By Syed Zafar Mehdi

Afghan refugee who defied odds to become an accomplished physicist in Iran

October 15, 2018 - 22:37

TEHRAN - She was forced to leave her homeland as a small child, along with her family, when the country was battling civil war, much before 9/11 and the American invasion. She became a refugee at a tender age, and faced tremendous hardships while growing up. But, somehow adversities proved to be blessing in disguise for her, making her strong and giving her definite purpose and direction in life.

Forozan Faghiri, born in Kabul and raised in Tehran, has overcome insurmountable odds to carve a niche for herself. A young scientist and physicist, Faghiri did not allow her refugee status and difficult living conditions come in the way of her dreams. At 30, she has hit headlines in both Iran and Afghanistan for her accomplishments.

While talking about her incredible journey, Faghiri recalls the days when her family came to Iran as refugees and suddenly the struggle seemed real. Leaving their country was a difficult decision to take, as it was for thousands of other families that left during the civil war of 90s or during the Soviet invasion before that. Over the years, she overcame many hurdles while chasing her dreams.

When she appeared for the university entrance examination, Faghiri, who studies at Islamic Azad University, says she had difficulty in choosing courses and colleges, but eventually she settled for physics, as it offered great scope and opportunities. When I opted for physics, I tried to be the best, she says. My attempt was to link physics, which is a basic science, to the industry.

Her single-minded dedication and painstaking efforts resulted in a product that eventually became her claim to fame. Faghiri has grabbed headlines in Afghan and Iranian media because of this product, which speaks of her technological prowess. She has designed a pollution monitor with remote registration and control that is believed to be cheaper and better than Western manufactured pollution monitors.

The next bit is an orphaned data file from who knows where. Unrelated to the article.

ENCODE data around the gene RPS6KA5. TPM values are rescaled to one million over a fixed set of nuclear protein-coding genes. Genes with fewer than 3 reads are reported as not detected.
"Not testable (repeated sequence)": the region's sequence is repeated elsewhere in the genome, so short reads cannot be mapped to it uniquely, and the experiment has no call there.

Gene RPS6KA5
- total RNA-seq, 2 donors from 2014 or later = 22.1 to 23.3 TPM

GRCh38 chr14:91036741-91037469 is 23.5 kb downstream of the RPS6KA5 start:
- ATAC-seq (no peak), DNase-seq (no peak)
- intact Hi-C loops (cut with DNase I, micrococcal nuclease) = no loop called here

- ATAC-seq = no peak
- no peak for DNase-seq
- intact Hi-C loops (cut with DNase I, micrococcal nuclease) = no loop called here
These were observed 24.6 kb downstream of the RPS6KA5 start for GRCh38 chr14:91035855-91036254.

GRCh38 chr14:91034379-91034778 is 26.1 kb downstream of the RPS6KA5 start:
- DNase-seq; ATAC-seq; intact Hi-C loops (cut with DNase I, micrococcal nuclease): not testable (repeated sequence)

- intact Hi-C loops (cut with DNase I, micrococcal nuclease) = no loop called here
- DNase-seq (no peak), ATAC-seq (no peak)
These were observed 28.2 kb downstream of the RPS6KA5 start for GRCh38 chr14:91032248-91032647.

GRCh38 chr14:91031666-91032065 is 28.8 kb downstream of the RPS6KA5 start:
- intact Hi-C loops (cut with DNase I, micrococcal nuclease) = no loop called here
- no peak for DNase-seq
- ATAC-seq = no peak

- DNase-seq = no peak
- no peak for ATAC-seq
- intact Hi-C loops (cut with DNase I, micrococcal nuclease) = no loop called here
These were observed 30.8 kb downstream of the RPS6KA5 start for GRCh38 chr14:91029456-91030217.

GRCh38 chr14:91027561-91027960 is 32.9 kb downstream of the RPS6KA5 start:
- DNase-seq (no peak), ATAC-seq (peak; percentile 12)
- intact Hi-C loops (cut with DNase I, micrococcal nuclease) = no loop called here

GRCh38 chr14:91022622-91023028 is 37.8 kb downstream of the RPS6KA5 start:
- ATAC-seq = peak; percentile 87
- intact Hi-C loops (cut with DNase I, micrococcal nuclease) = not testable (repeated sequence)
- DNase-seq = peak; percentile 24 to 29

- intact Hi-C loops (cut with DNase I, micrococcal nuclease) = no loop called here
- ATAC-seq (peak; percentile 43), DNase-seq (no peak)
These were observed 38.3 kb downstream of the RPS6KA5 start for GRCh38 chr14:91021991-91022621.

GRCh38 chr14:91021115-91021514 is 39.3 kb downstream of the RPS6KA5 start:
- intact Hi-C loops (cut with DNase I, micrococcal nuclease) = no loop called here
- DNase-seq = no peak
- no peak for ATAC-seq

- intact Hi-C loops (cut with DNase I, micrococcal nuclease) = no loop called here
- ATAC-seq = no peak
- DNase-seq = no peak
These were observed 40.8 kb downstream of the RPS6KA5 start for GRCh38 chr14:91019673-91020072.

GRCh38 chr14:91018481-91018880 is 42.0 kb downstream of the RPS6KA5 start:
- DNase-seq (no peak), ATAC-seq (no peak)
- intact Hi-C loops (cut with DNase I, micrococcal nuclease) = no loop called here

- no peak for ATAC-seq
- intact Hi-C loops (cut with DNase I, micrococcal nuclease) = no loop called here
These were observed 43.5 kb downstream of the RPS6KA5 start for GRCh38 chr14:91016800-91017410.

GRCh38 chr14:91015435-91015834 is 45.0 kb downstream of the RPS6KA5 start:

The device is small and portable and can measure parameters like LPG, CO, smoke, dust, temperature, pressure and humidity. Faghiri says she was able to make and use the device with the help of three different branches of science physics, computer science and electronics. This device is portable, small in size and suitable for everyone, says the young physicist.
Everyone, young and old can benefit from the device and can have access to device information through mobile. It has two applications: the first works with Bluetooth and the other works with IoT system (Internet of Things), which means that the device can be accessed anywhere on the data via the internet.

Asked how her device can help in combating the problem of pollution in a city like Tehran, she gives the example of a patient who goes to doctor for the treatment of his ailment. The doctor can only diagnose the problem and prescribe medicine for its cure, she says. Similarly, the device can detect the levels of air pollution and the data will give multiple concurrent points which can be used for pollution control.

Faghiri, who has won accolades in both her country of birth and her adopted country, was felicitated by the government of Afghanistan at a ceremony held in Kabul on her last visit to Afghanistan. It was a great feeling to be recognized for my work and to see the passion of people in Afghanistan, she says. I felt really proud of my country and my countrymen.

Her deep love for home is evident from her talk and she says she has plans to return to Afghanistan someday in future. I do have plans to eventually return to Afghanistan and serve my country, but before that I want to finish my education and gain more experience.

Like every Afghan living abroad, she is also pained by the situation in Afghanistan, where the war has now stretched into its 18th year. My dear homeland is beset by many problems but I believe if the educated Afghans return to their homeland and help in rebuilding the country, things would change and we might see growth and prosperity again.
Even though the security situation in Afghanistan continues to deteriorate and war continues, Faghiri is not hopeless. Good days will return, she says, with a smile.

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